Dh has actually started challenging them on it. He is appalled how many people assume that it's his business that he has been ever so kind to find me a job in.

TestingTestingWonTooFree Mon 16-Nov-15 06:58:18

I will sometimes ask what do you do when you're not doing X. That allows people to tell you about work/family/hobbies without presuming anything.

putcustardonit Mon 16-Nov-15 07:00:48

Sympathy from me op. Round here it's
Where do you live?
What does your DH do?
Where do your DC go to school?
Apparently that's what defines me shock

Francoitalialan Mon 16-Nov-15 07:01:26

It's just one of those things that you have to handle carefully. That's why people don't ask. We have a mum at school who literally in every interaction talks about her job, and clearly defines herself by it, and it comes off as dreadfully superior and patronising.
There's similarly another who makes a huge deal about being a SAHM and she delivers this in a "well I don't have to work so why should i?" fashion. Equally grating.
It's easier to avoid rather than risk coming off as a twat.

SarahSavesTheDay Mon 16-Nov-15 07:03:22

And, you might be unemployed, or underemployed.

mewkins Mon 16-Nov-15 07:06:15

I ask everyone what they do. If they say that they are a sahp I ask what they did before kids. That usually gets them talking and I have recently found out that mums in the school run have done some really interesting things! I have always done quite interesting jobs and everyone always has something to say about what I do so it's a good ice breaker.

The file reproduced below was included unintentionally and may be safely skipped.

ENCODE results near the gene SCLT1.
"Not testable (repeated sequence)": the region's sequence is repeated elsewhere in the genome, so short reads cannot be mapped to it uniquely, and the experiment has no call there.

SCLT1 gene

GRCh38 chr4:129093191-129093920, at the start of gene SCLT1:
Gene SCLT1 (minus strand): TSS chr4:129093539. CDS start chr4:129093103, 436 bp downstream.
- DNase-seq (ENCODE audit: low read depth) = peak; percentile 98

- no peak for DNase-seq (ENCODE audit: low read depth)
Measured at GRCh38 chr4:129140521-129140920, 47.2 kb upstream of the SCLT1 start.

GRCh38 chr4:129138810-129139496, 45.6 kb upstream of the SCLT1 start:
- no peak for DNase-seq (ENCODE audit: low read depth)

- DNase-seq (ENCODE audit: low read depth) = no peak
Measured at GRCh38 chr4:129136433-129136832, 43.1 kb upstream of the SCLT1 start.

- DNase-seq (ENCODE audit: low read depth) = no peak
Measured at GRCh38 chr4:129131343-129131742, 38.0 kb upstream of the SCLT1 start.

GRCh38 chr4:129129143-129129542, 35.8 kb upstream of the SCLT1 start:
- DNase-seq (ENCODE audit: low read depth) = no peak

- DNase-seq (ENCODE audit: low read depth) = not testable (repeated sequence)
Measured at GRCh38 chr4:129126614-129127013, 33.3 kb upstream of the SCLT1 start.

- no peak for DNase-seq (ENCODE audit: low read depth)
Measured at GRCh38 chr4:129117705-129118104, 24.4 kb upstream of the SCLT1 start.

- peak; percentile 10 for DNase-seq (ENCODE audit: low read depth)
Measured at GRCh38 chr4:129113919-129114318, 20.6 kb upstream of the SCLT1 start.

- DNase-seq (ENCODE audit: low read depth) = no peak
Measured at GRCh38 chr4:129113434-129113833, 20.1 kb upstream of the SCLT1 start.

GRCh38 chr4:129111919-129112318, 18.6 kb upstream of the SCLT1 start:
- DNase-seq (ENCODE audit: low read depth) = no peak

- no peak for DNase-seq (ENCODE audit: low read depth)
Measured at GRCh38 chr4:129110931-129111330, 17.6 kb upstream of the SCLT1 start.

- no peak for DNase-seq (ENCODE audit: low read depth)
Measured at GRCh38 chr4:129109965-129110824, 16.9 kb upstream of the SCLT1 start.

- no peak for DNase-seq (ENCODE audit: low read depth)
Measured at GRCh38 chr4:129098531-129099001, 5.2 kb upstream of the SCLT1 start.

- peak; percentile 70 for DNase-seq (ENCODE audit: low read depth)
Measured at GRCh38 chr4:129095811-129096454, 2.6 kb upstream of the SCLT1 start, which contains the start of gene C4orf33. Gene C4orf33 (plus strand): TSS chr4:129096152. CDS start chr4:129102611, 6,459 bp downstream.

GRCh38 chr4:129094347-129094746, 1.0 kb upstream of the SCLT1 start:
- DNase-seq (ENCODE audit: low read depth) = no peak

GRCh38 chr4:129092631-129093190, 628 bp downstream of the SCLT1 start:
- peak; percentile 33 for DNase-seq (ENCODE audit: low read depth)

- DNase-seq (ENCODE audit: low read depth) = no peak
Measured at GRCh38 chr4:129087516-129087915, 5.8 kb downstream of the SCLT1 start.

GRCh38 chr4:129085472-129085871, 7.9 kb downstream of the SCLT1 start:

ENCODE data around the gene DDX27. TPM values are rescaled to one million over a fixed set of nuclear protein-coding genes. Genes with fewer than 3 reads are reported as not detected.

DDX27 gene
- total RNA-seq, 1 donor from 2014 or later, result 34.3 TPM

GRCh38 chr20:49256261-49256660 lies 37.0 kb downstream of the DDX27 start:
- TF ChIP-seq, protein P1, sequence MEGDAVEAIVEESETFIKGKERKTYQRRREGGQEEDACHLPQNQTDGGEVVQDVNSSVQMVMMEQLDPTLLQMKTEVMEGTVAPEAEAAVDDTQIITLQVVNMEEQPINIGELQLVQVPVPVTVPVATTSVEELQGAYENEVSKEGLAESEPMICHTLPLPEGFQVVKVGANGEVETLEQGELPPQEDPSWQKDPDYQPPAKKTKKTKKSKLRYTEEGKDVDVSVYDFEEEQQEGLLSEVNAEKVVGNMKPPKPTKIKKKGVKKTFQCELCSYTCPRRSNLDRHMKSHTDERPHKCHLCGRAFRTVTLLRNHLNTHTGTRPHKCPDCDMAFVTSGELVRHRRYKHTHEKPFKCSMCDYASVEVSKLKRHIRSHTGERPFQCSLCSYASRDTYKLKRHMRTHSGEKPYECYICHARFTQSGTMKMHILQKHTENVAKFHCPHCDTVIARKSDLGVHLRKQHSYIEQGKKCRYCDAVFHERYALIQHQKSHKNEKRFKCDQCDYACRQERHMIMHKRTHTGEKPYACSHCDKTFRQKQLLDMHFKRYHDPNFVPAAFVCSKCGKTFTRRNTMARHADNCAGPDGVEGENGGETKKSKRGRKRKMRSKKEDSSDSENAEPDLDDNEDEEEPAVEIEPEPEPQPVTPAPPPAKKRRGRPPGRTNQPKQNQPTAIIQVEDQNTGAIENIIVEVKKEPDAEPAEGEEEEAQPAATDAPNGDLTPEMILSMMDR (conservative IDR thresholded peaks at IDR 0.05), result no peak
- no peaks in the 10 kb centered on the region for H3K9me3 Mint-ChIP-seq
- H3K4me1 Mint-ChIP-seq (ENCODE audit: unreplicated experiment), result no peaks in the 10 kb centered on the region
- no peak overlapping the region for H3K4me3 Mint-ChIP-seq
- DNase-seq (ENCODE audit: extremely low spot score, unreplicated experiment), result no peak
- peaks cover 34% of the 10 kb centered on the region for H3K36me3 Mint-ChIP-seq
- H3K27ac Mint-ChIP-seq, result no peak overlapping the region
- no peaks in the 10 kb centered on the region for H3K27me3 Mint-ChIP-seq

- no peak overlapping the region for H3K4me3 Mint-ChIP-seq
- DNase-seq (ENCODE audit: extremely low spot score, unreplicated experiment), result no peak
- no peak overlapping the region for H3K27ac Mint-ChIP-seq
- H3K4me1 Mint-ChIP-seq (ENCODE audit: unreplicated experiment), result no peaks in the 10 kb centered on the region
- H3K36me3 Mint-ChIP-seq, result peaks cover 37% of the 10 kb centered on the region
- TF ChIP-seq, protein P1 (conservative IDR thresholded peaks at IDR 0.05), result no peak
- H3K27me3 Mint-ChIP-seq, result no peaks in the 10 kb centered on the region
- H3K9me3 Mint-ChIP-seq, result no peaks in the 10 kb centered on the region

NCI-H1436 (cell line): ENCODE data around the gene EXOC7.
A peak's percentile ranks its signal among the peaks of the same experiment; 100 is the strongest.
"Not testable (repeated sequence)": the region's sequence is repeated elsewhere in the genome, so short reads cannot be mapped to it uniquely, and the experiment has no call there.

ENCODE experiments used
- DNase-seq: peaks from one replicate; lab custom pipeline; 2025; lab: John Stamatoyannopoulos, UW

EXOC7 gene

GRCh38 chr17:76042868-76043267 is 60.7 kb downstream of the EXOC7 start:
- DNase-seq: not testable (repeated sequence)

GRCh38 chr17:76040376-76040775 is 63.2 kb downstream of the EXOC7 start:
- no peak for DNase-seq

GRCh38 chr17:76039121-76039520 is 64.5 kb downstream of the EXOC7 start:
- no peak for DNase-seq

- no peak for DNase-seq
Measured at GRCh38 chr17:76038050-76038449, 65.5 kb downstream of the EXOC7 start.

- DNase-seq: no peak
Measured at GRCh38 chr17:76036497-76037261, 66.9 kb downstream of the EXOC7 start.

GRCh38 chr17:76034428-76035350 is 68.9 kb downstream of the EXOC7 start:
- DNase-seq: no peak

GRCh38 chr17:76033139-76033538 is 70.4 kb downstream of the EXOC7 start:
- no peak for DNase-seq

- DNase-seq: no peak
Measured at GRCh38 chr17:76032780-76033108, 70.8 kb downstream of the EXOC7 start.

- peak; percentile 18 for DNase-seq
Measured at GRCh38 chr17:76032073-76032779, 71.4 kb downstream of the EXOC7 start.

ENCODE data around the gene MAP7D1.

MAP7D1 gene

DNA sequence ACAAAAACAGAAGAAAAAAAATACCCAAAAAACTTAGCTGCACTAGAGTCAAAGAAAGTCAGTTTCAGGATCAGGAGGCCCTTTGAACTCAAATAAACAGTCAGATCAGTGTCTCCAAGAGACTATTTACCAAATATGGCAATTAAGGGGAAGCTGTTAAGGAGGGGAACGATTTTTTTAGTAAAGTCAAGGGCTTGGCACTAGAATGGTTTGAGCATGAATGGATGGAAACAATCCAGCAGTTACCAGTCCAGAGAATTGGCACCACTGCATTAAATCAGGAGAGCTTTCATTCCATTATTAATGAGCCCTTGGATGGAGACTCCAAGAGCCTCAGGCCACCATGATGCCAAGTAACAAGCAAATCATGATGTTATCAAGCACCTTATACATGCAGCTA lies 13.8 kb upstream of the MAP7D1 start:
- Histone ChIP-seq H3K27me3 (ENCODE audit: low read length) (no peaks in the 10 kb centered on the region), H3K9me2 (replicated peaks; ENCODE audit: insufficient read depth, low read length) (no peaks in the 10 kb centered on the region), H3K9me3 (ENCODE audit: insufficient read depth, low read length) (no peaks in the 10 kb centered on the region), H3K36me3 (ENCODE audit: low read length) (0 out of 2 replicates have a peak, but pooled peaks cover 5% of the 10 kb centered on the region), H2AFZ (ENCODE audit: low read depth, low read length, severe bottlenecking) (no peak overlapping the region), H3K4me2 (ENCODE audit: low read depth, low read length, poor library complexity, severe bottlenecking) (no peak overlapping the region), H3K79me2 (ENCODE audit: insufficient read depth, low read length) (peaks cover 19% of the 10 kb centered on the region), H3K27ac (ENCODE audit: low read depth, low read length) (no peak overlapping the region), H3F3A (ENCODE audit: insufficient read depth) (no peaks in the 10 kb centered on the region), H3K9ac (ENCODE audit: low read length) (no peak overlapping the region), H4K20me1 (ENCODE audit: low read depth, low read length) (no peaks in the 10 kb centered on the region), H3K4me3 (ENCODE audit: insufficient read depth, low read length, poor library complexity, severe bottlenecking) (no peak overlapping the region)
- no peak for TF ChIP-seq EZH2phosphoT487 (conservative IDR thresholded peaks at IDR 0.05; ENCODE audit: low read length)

LillianGish Mon 16-Nov-15 07:11:56

Can't you just say "Actually I'm a bomb disposal expert (or whatever it is that you do)" when asked about kids etc if you want people to know that. Though you need to accept that with some people the fact that you have children will be what you have in common with them.

Ememem84 Mon 16-Nov-15 07:12:05

I hate this. I get it a lot too. Mostly from family though. They seem to assume that I have a "little job" and am wasting my fluff brain trying to study (sitting my last law exam in 2 not exactly just coasting through...)